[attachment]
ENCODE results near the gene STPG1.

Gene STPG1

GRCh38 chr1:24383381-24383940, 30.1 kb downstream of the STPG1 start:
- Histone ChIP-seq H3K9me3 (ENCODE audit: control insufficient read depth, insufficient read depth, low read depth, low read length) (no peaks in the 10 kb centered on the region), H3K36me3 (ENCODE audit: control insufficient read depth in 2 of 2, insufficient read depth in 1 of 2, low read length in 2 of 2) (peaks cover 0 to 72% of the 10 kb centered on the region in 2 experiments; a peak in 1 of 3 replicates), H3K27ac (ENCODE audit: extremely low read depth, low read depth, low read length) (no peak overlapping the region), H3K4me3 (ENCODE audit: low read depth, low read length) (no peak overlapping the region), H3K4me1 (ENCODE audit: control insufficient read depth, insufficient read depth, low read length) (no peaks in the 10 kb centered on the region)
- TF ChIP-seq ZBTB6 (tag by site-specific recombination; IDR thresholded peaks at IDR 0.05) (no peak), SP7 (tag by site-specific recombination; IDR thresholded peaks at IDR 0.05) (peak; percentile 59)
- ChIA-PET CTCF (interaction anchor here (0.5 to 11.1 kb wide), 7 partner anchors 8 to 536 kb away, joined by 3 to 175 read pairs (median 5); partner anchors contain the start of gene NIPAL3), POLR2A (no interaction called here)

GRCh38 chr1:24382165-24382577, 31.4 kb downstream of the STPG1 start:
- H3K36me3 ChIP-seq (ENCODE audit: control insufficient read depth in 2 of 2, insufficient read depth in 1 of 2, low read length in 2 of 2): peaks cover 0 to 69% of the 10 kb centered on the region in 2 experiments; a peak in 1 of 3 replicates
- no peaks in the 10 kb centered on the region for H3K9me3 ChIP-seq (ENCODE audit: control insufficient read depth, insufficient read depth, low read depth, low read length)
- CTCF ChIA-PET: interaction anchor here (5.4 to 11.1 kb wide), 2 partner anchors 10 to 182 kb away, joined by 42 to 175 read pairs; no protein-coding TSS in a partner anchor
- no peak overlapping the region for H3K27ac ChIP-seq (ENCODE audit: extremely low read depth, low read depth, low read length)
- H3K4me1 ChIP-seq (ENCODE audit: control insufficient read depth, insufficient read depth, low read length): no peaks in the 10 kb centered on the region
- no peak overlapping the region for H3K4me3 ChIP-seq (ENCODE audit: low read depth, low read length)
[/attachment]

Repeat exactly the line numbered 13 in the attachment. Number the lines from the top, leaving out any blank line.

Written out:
- no peak overlapping the region for H3K4me3 ChIP-seq (ENCODE audit: low read depth, low read length)